Readers of my personal story (link below) know that in 1969 I told a Daily Mail reporter that I did not marry an Indian, I married Atam. So how wonderful is it to hear Zadie Smith on Book of the Week say that her father married Yvonne and not an Afro Caribbean. That is what I believe in. We should react to each other as individuals. I hope my second novel ‘Sculpting the Elephant will also breakdown stereotypes. As a journalist I’m more comfortable writing about other people but now is an appropriate time to write about my marriage. The Madras Courier published my story.  

In the feature I suggest that most people are unaware of just how ‘mixed’ most of us are. The TV series ‘Who Do You Think You Are?’ provides plenty of examples. The actress Olivia Colman claimed that her family tree was boring because all the Colman ancestors had lived in Norfolk. How wrong she was!  Harriet – the matriarch of her family – was the daughter of an Indian woman.  It is thought that at least one third of the men who worked for the East India Company lived and had children with local women. Harriet’s story is poignant and well worth listening to. If it was fiction would you find it credible?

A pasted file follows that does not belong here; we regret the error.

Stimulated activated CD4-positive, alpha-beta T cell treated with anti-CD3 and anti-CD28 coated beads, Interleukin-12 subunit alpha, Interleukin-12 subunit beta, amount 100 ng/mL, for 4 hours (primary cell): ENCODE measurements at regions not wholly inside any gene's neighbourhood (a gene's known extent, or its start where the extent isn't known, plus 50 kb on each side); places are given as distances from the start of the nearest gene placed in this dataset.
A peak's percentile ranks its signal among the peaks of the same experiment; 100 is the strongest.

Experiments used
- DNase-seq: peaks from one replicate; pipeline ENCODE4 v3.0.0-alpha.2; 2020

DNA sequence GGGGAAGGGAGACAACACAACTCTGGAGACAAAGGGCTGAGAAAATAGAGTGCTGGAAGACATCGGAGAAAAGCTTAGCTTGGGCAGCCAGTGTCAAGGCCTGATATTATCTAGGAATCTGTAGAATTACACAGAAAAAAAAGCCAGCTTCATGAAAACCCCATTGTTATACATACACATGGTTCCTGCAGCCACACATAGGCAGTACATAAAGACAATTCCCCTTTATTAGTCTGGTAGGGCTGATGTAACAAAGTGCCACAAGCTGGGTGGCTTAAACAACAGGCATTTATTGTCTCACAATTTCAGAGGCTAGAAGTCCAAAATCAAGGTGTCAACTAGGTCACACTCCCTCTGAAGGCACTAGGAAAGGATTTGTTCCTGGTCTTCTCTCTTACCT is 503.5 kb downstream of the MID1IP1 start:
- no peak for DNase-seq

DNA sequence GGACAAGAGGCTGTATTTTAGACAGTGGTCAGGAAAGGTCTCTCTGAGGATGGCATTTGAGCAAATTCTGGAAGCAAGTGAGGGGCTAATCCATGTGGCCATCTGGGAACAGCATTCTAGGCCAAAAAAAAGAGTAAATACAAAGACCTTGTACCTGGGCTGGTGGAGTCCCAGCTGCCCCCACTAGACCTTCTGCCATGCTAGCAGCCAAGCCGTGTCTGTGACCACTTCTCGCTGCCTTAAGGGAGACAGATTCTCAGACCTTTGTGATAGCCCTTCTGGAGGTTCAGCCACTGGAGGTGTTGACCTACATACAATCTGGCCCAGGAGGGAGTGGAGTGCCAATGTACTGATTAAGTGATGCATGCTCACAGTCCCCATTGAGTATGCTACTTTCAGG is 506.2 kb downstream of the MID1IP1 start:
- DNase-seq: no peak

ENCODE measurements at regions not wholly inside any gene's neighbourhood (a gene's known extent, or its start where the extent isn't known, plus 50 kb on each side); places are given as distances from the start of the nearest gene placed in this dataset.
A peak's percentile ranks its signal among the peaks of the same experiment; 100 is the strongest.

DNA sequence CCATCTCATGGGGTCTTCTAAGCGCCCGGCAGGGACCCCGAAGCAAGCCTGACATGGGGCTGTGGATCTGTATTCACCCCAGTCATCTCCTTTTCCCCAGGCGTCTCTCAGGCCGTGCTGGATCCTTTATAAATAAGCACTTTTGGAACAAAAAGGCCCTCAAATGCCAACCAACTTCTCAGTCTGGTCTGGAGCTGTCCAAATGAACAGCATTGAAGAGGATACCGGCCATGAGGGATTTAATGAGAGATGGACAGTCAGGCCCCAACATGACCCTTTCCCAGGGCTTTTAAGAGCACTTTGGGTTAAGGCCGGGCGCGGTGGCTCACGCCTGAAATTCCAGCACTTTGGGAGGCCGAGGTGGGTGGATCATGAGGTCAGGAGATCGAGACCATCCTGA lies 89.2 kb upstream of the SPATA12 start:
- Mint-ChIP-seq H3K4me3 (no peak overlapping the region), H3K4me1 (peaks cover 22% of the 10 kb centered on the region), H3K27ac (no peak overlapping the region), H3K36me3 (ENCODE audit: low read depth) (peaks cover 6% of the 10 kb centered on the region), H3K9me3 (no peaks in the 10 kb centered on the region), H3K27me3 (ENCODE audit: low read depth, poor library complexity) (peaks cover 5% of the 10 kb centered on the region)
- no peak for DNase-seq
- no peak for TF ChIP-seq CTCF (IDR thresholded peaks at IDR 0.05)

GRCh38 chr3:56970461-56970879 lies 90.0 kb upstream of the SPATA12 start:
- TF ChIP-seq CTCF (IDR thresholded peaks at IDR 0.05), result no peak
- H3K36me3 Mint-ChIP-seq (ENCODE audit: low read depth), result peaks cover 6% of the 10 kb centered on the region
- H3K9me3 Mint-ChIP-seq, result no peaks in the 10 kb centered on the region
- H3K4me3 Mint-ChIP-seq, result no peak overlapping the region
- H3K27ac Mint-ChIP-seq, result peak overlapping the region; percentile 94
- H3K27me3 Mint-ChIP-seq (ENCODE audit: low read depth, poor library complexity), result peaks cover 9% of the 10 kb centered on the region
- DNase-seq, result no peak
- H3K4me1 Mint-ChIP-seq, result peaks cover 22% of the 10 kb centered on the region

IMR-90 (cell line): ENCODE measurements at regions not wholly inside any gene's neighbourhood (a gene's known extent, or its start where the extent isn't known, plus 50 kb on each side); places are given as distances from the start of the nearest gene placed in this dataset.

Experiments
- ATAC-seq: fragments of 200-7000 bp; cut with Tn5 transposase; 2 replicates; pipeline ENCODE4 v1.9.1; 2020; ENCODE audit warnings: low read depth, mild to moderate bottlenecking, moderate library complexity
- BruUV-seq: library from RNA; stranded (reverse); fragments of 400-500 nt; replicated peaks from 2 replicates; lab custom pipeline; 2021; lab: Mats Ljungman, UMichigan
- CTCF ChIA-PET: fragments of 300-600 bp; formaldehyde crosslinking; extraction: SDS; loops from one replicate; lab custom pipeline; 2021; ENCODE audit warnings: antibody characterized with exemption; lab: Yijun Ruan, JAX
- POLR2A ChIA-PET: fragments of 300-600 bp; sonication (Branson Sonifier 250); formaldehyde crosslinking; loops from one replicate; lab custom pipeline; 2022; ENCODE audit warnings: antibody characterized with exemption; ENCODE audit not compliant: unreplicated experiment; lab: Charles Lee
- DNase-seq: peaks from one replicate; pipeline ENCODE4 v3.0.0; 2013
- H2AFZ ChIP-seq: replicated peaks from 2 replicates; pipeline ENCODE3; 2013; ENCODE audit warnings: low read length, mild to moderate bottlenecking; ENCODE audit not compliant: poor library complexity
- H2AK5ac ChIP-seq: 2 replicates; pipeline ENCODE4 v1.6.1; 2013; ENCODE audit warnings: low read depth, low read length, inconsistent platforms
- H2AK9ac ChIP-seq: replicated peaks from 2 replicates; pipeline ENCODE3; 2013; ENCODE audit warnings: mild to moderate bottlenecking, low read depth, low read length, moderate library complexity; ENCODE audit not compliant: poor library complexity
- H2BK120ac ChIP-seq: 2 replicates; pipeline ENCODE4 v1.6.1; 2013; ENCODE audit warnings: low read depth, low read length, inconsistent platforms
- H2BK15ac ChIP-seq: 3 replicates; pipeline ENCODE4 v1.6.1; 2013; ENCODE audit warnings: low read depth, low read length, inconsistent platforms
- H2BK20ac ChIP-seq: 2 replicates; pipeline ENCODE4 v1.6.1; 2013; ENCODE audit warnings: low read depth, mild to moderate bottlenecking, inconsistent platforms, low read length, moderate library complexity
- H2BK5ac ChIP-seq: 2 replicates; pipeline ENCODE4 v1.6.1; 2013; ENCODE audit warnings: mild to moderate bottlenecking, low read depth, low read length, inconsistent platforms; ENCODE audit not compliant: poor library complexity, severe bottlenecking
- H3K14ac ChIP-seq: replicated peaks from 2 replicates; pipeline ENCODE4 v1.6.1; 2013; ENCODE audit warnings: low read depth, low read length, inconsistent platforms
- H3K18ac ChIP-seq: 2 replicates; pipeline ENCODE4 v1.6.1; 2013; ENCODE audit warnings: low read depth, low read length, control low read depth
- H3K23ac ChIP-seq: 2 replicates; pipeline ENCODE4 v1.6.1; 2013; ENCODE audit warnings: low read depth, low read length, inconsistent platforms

My second novel Sculpting the Elephant will be published by Claret Press early in 2019 and this is how I will dedicate it.

‘ To anyone anywhere in the world whose partner was born in a different country, a different culture, a different religion or whose skin tone is different to yours . Sculpting the Elephant was written in acknowledgment of all things which had to happen in both your lives in order for you to meet in a particular place at a particular time. Chance encounters change lives and can bring the people of the world closer together.’

Atam and I on our wedding day